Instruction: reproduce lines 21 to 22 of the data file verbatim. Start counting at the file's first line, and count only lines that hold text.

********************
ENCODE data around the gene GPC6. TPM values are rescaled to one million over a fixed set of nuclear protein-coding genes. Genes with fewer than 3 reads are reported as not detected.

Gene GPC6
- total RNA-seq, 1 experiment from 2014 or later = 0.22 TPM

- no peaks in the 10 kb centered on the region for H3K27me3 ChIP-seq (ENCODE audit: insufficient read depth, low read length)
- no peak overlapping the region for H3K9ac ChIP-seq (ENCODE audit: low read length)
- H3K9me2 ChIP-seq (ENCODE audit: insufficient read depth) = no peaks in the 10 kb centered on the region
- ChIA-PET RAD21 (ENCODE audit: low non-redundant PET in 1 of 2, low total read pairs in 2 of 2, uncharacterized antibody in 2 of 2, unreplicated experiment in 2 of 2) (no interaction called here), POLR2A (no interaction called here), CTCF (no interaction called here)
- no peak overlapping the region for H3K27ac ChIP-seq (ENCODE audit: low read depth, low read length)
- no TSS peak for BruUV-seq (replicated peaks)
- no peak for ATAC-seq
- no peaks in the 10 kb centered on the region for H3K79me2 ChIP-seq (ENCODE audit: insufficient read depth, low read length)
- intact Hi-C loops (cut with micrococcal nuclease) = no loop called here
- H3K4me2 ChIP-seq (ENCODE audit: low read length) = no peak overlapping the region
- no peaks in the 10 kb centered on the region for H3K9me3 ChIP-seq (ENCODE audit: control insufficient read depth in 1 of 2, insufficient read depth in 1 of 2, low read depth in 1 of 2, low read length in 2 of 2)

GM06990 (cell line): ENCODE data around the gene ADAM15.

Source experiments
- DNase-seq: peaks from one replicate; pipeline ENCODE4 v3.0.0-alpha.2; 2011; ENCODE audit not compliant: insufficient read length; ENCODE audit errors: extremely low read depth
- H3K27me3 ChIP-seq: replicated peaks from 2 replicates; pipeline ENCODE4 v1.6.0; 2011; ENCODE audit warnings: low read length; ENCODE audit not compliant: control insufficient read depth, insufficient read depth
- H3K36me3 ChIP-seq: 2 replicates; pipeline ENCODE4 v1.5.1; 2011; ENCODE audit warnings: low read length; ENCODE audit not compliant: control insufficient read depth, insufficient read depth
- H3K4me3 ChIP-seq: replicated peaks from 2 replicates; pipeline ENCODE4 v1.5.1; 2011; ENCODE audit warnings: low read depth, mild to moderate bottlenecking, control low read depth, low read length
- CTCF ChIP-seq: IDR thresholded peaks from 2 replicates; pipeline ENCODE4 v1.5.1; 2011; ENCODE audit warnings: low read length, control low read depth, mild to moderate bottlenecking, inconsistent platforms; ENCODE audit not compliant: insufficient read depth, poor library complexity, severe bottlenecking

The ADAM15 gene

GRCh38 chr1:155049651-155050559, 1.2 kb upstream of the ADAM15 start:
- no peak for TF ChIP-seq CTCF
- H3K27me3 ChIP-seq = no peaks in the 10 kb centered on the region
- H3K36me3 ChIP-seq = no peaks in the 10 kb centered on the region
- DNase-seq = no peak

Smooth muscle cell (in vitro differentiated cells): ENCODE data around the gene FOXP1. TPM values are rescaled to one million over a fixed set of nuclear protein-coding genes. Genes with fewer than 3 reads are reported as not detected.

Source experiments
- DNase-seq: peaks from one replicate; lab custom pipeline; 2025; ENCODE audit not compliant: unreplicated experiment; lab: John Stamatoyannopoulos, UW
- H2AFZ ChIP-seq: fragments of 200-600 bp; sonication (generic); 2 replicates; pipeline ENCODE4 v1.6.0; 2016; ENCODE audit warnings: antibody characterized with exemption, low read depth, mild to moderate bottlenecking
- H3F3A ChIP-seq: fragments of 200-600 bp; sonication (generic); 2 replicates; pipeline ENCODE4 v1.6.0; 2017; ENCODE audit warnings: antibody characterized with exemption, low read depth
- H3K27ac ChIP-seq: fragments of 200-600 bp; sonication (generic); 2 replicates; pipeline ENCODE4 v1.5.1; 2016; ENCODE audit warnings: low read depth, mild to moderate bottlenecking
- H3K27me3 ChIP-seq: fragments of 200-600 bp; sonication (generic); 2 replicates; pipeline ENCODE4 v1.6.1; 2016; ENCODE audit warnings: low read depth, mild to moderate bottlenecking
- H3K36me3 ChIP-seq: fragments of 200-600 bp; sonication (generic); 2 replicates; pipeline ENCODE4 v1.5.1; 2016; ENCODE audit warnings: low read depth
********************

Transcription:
- CTCF ChIP-seq: IDR thresholded peaks from 2 replicates; pipeline ENCODE4 v1.5.1; 2011; ENCODE audit warnings: low read length, control low read depth, mild to moderate bottlenecking, inconsistent platforms; ENCODE audit not compliant: insufficient read depth, poor library complexity, severe bottlenecking

The ADAM15 gene